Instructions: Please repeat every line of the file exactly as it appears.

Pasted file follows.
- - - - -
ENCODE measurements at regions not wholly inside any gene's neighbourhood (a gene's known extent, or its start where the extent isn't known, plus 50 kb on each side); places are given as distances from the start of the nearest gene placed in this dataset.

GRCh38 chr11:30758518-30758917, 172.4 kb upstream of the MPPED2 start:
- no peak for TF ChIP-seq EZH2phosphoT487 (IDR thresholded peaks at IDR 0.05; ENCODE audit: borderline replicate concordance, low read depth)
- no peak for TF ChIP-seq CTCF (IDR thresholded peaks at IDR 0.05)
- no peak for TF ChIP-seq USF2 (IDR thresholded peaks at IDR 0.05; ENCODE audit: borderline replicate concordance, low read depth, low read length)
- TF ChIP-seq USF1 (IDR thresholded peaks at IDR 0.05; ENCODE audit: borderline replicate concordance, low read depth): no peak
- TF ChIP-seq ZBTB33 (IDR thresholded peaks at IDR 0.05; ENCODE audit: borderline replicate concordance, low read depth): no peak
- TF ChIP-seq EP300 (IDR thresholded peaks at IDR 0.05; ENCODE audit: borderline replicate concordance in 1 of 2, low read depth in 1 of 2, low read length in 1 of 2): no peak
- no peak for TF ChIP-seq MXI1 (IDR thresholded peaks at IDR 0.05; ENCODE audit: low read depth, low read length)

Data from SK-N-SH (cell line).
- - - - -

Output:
ENCODE measurements at regions not wholly inside any gene's neighbourhood (a gene's known extent, or its start where the extent isn't known, plus 50 kb on each side); places are given as distances from the start of the nearest gene placed in this dataset.

GRCh38 chr11:30758518-30758917, 172.4 kb upstream of the MPPED2 start:
- no peak for TF ChIP-seq EZH2phosphoT487 (IDR thresholded peaks at IDR 0.05; ENCODE audit: borderline replicate concordance, low read depth)
- no peak for TF ChIP-seq CTCF (IDR thresholded peaks at IDR 0.05)
- no peak for TF ChIP-seq USF2 (IDR thresholded peaks at IDR 0.05; ENCODE audit: borderline replicate concordance, low read depth, low read length)
- TF ChIP-seq USF1 (IDR thresholded peaks at IDR 0.05; ENCODE audit: borderline replicate concordance, low read depth): no peak
- TF ChIP-seq ZBTB33 (IDR thresholded peaks at IDR 0.05; ENCODE audit: borderline replicate concordance, low read depth): no peak
- TF ChIP-seq EP300 (IDR thresholded peaks at IDR 0.05; ENCODE audit: borderline replicate concordance in 1 of 2, low read depth in 1 of 2, low read length in 1 of 2): no peak
- no peak for TF ChIP-seq MXI1 (IDR thresholded peaks at IDR 0.05; ENCODE audit: low read depth, low read length)

Data from SK-N-SH (cell line).